We constantly need to be reminded that the consequence of war is death. In the case of the first world war it led to death and destruction on an inconceivably vast scale. To convey the enormity of what the industrialised slaughter that supposedly civilised governments unleashed between 1914 and 1918, film-makers like to pan the camera over a vast sea of white crosses. But if they do, that cemetery will probably be French or American. It will certainly not be British. The only cross in a cemetery maintained by the Commonwealth War Graves Commission will be a free-standing one with a bronze sword attached, a rather ‘Onwards Christian Soldiers’ symbol designed by Reginald Blomfield.
The graves themselves are marked by standard identical headstones, whether the body beneath (if identified) is that of an officer or private soldier, whether Anglican or Catholic, Jewish, Muslim or Hindu.
That the misused and squandered casualties of what certainly was a world war received such a dignified treatment in death was unprecedented (there are no cemeteries filled with the thousands who died at Waterloo) and, in the British empire, was largely the creation of one extraordinary man, Sir Fabian Ware. Appalled by the indifference of the military to what happened to soldiers after they were killed, Ware established the Graves Registration Unit within the Red Cross. In 1917 the Imperial War Graves Commission was founded which created the calm, elegant cemeteries which, as David Crane writes in this superb study, ‘along with the trenches — their mirror image and polar antithesis — are how most of us now see the first world war’.
What is not generally appreciated is how many cemeteries there are: almost 1,000 along the line of the Western Front in Belgium and France, some very small, all carefully landscaped and planted. And they are elsewhere: in the mountains of North Italy, in Macedonia and Greece, Palestine and, of course, at Gallipoli. Nor were the ‘missing’ forgotten — the half-million men whose bodies were never found or identified. Ware’s desire to honour every individual casualty held, for their names were carved on a series of Memorials to the Missing. And these are deeply impressive — and impressively non-triumphalist — structures, mostly classical in style, for the IWGC employed distinguished architects — Blomfield, Sir Herbert Baker, Charles Holden, Sir Robert Lorimer, Sir John Burnet — and one genius who was instinctively in tune with Ware’s vision, Sir Edwin Lutyens. It was a colossal achievent. Rudyard Kipling (the Commission’s literary advisor) called it ‘The biggest single bit of work since any of the pharaohs — and they only worked in their own country.’
The story of the foundation and achievements of the War Graves Commission has been told before, but never so well or so perceptively. Crane brings out the complexities of Ware’s character, which owed much to his Plymouth Brethren background. Before the war, he had been the editor of the right-wing, imperialist Morning Post, and I had not fully grasped before how much Ware’s vision, almost his religion, was imperial, something encouraged by his time in South Africa as part of Milner’s kindergarten, where he absorbed ideas about Britain’s global destiny and ‘race patriotism’.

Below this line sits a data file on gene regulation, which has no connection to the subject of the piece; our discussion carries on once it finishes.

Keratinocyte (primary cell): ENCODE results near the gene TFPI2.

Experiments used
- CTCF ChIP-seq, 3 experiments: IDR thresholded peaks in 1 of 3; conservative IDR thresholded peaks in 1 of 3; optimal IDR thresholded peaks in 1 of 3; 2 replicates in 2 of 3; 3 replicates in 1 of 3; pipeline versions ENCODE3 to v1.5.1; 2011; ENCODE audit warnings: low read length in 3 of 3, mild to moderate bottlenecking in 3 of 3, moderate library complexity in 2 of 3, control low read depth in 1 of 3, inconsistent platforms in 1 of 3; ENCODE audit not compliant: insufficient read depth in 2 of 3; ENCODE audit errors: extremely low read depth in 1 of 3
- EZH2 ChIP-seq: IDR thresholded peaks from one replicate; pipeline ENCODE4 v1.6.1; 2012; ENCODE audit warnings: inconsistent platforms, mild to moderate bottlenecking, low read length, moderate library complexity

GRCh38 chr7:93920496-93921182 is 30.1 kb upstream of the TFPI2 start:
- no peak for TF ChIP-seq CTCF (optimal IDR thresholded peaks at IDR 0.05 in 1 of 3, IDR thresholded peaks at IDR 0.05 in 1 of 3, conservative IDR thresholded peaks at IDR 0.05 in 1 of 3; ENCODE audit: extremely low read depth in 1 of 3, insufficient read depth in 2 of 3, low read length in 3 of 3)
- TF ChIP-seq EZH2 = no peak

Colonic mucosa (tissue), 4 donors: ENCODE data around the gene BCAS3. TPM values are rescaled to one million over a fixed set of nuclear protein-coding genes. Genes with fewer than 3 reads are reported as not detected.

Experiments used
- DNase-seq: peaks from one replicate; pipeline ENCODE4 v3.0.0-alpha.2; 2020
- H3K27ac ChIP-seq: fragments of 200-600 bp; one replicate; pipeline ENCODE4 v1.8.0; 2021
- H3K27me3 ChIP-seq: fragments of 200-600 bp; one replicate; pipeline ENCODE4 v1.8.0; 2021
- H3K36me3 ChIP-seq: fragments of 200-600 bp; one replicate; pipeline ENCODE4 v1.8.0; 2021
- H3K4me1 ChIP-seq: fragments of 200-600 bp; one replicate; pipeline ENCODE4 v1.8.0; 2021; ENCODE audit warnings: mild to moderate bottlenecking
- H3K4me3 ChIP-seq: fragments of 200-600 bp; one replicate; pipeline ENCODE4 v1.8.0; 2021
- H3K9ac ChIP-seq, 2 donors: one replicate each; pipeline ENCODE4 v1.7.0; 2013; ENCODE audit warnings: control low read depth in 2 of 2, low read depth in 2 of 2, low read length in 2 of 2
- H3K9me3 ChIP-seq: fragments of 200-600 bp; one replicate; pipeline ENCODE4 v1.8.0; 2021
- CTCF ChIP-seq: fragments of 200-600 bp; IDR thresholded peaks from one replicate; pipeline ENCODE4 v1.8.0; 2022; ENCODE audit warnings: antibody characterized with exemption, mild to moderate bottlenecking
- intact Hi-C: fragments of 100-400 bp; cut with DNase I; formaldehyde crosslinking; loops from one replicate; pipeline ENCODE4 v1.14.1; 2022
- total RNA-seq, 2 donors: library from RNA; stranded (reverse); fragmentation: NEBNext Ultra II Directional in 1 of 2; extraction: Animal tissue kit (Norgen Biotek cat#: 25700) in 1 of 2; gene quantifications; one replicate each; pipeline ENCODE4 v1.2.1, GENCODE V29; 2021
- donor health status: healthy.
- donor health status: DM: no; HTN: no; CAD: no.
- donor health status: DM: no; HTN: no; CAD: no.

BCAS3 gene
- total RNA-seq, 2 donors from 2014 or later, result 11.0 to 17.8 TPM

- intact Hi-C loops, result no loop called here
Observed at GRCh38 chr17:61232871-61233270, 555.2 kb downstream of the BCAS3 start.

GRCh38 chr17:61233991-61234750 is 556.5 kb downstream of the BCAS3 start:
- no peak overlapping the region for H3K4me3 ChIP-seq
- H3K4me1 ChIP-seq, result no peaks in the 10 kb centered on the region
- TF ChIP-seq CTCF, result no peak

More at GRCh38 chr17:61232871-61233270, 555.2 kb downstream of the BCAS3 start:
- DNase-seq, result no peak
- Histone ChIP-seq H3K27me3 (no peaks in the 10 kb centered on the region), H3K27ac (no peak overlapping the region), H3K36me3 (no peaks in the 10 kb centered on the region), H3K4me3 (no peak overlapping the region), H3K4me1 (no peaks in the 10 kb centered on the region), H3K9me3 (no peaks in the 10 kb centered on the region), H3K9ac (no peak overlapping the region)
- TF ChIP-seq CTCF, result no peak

Crane also brings out Ware’s brilliance as a diplomat, and his steely resolve, in successfully overcoming opposition to applying that vision to the treatment of the dead. For opposition there was: those, with the means to do it, who wanted to bring bodies home for private burial; those who wanted to raise their own headstones and monuments and those, in positions of authority — bishops, headmasters and the like — who wanted overt Christian symbolism in the British cemeteries. But Ware, like Lutyens, fully appreciated that men of all faiths (or none) had been flung into the conflict, and that all deserved equal honour.
The eirenic wisdom of Ware’s policy may be appreciated by visiting a French, German or American war cemetery, where lines of crosses are painfully interrupted by a Star of David or an Islamic arch-shaped stone. But Crane also brings out the paradoxes in Ware’s achievement: that his concern with individual casualties and democratic, non-sectarian equality of treatment required the assistance of the state that had been so cavalier with their lives; that ‘while the Commission served two masters, its first allegiance… was always to the Empire and not to the bereaved relative.’
It is also painful to read how Ware’s (and others’) sincere belief that the war cemeteries were an irresistible argument for peace made him a prominent appeaser in the 1930s: ‘If the history of war graves teaches one lesson it is that while the “tongues of the dead” might say what they must, the living will hear what they want.’
David Crane writes that
The man who made it possible for a country to come to terms with the unbearable debt it owed its dead is scarcely better known now than those whose graves only bear the inscription ‘Known unto God’.
This is not quite true. Stephen Wyatt’s radio play about Fabian Ware: Memorials to the Missing was broadcast by the BBC in 2007 and won awards. And next year an English Heritage blue plaque will be unveiled on his London home.
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Available from the Spectator Bookshop, £13.99. Tel: 08430 600033. Gavin Stamp has recently published Lost Victorian Britain and Anti-Ugly: Excursions in English Architecture and Design.
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